Carrot Recipe Ideas | THE NIBBLE Blog - Adventures In The World Of Fine Food TIP OF THE DAY: More Ways To Enjoy Carrots – THE NIBBLE Blog – Adventures In The World Of Fine Food
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TIP OF THE DAY: More Ways To Enjoy Carrots

What’s up, Doc?

The humble carrot, dressed to impress.

Winter, with its paucity of produce choices, is the best time to enjoy root vegetables. The most familiar—and the easiest to convince family members to eat—is the carrot. Here, some ideas from the familiar to the less so. First…

A BRIEF INTRODUCTION TO ROOT VEGETABLES

Root vegetables most common in the U.S. include the beet, carrot, celery root (celeriac), Jerusalem artichoke, garlic, kohlrabi, onions (use baby onions), parsnips, potato (use small waxy potatoes), radishes, rutabaga, salsify, and turnip.

Root vegetables are high in vitamins and minerals, which they absorb from the ground. Many are high in vitamin A, B complex and C; plus antioxidants. Root vegetables are an excellent source of fiber.

Many of these can be eaten raw, steamed, sautéed, baked, roasted, stir fried, or fried.

In the case of carrots, Whether baby, heirloom or standard, carrots and their root kin are waiting at your nearest market.

COOKING CARROTS

Beyond boiled carrots, carrot salad and crudités, consider these preparations:

  • Brochette: Parboil and skewer them, then grill them and serve as a fun brochette.
  • Classic: Steam them and toss in butter with fresh dill or parsley.
  • Gratinée: Roast or steam, top with shredded Gruyere or other cheese and broil until melted.
  • Fancy cut: Cooked the carrots shredded, as you wood a slaw; or use mini vegetable cutters to make small flowers and other shapes.
  • Roasted/Grilled: Roast them in garlic butter and garnish with chopped parsley.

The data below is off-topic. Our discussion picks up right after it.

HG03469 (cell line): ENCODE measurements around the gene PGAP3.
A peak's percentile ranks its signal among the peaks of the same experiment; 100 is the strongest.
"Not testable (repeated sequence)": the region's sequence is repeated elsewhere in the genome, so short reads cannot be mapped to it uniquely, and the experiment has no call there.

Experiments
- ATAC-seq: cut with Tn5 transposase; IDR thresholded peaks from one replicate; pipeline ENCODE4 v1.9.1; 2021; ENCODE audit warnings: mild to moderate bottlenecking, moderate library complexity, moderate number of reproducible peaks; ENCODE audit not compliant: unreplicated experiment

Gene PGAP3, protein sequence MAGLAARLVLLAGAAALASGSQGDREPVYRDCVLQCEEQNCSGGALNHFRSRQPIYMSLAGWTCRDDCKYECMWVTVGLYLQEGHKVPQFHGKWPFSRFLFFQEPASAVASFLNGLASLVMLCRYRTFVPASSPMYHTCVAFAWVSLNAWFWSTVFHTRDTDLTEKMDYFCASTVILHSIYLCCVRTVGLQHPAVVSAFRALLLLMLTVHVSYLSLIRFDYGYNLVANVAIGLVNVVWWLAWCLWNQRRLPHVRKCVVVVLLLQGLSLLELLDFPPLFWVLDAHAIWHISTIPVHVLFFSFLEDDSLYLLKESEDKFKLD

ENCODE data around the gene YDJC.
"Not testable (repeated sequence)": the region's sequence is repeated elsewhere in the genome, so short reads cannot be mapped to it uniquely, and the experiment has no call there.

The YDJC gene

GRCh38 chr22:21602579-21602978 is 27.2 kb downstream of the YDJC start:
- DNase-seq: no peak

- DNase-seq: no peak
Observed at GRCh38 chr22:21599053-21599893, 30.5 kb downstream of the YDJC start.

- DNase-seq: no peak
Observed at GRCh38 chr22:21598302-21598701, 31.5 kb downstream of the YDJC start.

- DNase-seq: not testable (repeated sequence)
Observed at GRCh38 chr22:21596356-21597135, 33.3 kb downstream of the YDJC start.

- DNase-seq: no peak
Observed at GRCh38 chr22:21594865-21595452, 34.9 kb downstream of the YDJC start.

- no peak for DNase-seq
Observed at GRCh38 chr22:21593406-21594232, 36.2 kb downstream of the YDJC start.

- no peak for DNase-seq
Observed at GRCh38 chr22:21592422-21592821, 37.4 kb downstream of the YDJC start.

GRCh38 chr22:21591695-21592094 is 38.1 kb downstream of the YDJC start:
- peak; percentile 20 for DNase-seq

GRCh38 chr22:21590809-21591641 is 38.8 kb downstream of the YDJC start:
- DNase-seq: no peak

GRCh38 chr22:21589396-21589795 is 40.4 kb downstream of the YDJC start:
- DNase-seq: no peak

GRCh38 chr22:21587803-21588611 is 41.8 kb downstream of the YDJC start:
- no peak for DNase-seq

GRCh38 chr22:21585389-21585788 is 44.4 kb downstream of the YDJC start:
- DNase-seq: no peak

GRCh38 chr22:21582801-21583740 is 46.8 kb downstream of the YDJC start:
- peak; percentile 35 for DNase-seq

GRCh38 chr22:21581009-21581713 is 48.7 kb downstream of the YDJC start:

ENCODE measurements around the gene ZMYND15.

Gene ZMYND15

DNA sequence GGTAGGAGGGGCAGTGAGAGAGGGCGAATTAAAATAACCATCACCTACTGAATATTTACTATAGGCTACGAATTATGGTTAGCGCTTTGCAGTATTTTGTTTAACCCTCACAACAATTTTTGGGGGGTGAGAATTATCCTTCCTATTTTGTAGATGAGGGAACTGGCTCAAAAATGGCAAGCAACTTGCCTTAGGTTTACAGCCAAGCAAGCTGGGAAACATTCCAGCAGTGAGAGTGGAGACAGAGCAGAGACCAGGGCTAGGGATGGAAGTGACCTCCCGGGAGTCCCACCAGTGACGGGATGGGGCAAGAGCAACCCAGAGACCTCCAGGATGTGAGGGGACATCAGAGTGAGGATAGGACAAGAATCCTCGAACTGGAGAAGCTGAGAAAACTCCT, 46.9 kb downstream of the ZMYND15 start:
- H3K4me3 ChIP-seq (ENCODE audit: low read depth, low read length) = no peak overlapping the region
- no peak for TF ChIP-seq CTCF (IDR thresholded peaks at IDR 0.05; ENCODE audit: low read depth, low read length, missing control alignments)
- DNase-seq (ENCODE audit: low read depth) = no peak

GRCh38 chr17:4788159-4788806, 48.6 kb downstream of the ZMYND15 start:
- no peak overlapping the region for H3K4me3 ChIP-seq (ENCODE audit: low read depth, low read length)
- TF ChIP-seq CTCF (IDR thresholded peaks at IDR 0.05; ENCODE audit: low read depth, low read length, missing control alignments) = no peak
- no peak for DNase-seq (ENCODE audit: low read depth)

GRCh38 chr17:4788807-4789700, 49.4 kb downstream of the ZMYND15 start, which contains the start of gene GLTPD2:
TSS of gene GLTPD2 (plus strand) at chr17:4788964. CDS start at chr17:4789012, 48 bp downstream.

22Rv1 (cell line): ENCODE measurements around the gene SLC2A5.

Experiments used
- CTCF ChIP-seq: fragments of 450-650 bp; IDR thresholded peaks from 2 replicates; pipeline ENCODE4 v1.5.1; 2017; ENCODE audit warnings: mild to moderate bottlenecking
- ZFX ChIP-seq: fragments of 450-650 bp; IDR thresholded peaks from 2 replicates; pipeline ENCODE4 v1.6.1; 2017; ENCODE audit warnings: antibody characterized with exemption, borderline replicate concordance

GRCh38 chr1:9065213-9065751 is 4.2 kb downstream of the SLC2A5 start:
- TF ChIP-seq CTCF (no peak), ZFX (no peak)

• Pan-fried: We just tried this for the first time. Here’s a recipe.
  • Pickles: Pickle carrots as you would cucumbers or any vegetables. You can quick-pickle in just an hour.
  • Purée: A terrific way to eat most dense vegetables.
  • Raw: as crudites or grated into a slaw/mixed slaw, or mixed into a salad. Just grate them or slice thinly. Beyond carrots, think beets and radishes. Anything sold fresh with the greens attached—kohlrabi, turnips—will be moist, sweet and of course, crunchy, when raw. While not sold with its greens, rutabaga is mild and often sweet. Although drier than turnips or kohlrabi, it contributes a pale yellow color to the mix.*
  • Soup: When was the last time you made soup? Carrot soup is a perennial favorite. Make it chunky—like a thin purée. Garnish with fresh herbs and, as desired, a slice of bacon or sausage.
  • Sandwich:
  • Different choices here: Roasted carrot or mixed roasted vegetable sandwich, with or without goat cheese; or carrot pickles or carrot slaw on a ham, turkey or other sandwich.

  • Stew: For Meatless Mondays, try this hearty Carrot-Mushroom-Barley Stew from Food Network.
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    WAYS TO TREAT ANY CARROT PREPARATION

  • Blended: Combine with other root vegetables†: beet, celery root (celeriac), Jerusalem artichoke, garlic, kohlrabi, onions (use baby onions), parsnips, potato (use small waxy potatoes), radishes, rutabaga, salsify, turnip, etc.
  • Garnishes: Beyond herbs, consider toasted breadcrumbs, pecans, raisins, seeds or a mix. For color, try dried cranberries, dice red bell pepper or pomegranate arils. Rings of red jalapeño with the seeds and pith remove also work. Those who don’t like heat can set them aside.